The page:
It’s Monday! What Are You Reading? From Picture Books to YA!
I read two wonderful non fiction books this week, both of which will be great additions to our classroom library. The first was Byrd & Igloo: A Polar Adventure. I had no idea that Admiral Byrd had a faithful companion on his adventures in the North Pole – a “scrappy little fox terrier rescued from the streets of Washington D.C.”
Here they are, and this photograph pretty much sums up their relationship – they were inseparable.
Byrd & Igloo is told through Igloo’s perspective, which would make it doubly interesting for my sixth graders. There were encounters with fierce Siberian Huskies and majestic Emperor Penguins, and many a terrifying face-off with brutally cold temperatures. Igloo became the erstwhile mascot who accompanied the expeditions and endured the dangers, and was much beloved by all who knew him. Through Igloo, the reader learns of the way the expeditions were planned and carried out, and what it was like to be out in the desolate Antarctic for months at a time. And Igloo was there with Byrd when he retired from his days of exploration and went on the lecture circuit – even if it meant hiding under the lectern. Byrd & Igloo is entertaining narrative nonfiction, just the sort of text my students need to read more of to pique their interest in nonfiction reading.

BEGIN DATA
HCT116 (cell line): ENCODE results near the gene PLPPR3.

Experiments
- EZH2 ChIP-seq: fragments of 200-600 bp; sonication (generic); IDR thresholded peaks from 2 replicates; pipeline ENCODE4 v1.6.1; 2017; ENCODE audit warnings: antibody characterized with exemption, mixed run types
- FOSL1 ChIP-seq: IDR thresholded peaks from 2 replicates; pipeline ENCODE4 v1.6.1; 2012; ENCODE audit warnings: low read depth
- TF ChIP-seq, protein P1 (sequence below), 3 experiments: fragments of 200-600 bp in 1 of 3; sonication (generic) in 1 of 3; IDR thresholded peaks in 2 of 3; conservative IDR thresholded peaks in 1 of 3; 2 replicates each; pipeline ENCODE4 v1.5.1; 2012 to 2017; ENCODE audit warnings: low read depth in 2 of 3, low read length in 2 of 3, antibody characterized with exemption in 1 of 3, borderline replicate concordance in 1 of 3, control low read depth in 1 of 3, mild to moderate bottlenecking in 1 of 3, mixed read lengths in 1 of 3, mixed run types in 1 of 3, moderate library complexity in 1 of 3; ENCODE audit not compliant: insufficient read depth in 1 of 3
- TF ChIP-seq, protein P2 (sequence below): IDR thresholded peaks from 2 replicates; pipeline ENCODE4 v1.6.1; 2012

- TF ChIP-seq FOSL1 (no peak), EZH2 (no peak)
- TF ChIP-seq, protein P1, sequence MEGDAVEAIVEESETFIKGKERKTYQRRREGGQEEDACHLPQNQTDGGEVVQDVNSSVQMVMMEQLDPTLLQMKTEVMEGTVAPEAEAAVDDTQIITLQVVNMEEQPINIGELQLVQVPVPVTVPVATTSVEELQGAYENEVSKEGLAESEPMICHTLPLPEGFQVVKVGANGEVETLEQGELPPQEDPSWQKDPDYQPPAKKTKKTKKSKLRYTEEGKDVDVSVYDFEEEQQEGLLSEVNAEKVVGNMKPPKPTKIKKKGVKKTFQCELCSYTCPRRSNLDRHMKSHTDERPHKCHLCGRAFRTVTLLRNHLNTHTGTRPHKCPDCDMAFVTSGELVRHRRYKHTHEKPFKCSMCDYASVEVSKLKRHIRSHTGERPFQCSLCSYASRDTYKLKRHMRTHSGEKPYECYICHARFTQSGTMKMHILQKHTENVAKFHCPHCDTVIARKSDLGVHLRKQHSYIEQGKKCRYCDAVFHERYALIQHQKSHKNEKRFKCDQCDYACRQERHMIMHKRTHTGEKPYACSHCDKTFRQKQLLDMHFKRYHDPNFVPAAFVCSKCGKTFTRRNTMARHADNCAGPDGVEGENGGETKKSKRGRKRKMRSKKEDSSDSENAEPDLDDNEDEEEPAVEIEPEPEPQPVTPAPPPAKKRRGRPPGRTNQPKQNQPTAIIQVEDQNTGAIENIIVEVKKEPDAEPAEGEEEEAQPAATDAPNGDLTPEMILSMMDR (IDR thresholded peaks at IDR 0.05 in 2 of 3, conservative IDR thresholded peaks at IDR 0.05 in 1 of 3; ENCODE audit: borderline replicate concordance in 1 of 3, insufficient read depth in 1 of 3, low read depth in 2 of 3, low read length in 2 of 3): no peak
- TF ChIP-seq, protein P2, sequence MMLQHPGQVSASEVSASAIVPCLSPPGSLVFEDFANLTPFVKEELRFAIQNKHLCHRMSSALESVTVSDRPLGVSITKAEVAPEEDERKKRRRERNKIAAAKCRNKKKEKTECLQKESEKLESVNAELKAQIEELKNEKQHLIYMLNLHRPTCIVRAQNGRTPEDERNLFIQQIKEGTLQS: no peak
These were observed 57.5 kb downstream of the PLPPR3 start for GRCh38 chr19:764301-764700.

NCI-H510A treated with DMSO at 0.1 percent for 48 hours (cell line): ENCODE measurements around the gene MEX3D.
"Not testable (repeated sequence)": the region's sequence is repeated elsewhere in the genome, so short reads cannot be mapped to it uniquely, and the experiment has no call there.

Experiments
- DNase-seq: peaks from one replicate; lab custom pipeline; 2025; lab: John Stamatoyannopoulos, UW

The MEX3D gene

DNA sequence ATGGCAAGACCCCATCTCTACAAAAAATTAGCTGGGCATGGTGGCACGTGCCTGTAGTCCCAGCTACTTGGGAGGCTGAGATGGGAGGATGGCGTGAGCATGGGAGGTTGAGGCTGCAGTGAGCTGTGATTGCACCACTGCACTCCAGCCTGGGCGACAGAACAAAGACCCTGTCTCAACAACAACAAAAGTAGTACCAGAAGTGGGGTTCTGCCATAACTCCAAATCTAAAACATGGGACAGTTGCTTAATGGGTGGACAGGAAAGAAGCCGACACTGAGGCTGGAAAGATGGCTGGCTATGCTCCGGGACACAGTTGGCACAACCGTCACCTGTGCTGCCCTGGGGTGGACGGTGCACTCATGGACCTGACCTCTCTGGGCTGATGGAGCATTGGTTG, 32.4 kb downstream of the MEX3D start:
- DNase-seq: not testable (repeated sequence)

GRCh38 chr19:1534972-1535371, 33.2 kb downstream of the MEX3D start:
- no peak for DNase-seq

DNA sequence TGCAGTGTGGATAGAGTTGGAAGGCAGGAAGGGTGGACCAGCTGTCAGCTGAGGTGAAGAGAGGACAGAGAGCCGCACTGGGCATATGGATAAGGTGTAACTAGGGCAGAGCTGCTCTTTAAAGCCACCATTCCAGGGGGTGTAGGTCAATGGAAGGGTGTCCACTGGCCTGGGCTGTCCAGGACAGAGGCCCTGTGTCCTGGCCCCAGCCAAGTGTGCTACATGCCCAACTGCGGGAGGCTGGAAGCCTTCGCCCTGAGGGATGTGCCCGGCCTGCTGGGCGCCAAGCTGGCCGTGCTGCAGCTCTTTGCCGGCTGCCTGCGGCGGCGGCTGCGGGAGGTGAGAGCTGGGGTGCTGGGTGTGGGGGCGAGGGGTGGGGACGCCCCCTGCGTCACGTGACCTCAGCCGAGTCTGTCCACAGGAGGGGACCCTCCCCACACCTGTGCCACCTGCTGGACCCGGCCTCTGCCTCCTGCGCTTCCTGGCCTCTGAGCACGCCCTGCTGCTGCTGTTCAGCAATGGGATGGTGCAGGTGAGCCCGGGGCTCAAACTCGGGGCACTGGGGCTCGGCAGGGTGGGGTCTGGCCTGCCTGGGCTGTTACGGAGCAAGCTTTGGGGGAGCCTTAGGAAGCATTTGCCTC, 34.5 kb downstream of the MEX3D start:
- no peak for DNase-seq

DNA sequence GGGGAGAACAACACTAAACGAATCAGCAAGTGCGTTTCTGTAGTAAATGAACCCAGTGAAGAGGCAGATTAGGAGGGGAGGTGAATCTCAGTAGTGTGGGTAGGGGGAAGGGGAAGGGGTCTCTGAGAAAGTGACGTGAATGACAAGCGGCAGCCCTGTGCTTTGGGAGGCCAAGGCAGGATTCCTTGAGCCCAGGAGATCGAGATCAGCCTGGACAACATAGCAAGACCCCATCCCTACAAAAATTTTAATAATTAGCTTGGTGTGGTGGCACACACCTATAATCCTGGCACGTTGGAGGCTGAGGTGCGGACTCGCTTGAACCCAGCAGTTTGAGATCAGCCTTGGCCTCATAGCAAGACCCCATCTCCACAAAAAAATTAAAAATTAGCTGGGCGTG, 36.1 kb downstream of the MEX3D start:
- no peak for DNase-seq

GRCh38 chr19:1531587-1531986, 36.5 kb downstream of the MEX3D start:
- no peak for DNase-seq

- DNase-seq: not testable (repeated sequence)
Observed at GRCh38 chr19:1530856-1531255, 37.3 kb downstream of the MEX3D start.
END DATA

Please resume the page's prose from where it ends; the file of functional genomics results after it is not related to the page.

Sy Montgomery’s The Tapir Scientist: Saving South America’s Largest Mammal, is the latest in the Scientists in the Field series. I happen to love this series, and have collected many of their titles for our nonfiction unit of study-they are so well researched, written, and illustrated. Here’s what the jacket copy had to say:
If you’ve never seen a lowland tapir, you’re not alone. Most of the people who live near its home in Brazil – the world’s largest freshwater wetland, known as Pantanal – have never seen one either. As one nature’s shyest loners, the tapir is hard to find, which makes it hard to save – and the tapir is rapidly disappearing.
While many of us my never see a tapir in the wild, we would miss them if they disappeared for if tapirs vanish, the forests they help to germinate will suffer. But not if the field scientist Pati Medici has anything to say about it.
We follow Medici and her team into the field, and learn as much about the science of saving endangered creatures as we do about the tapir itself.
And here is an interesting interview with the team: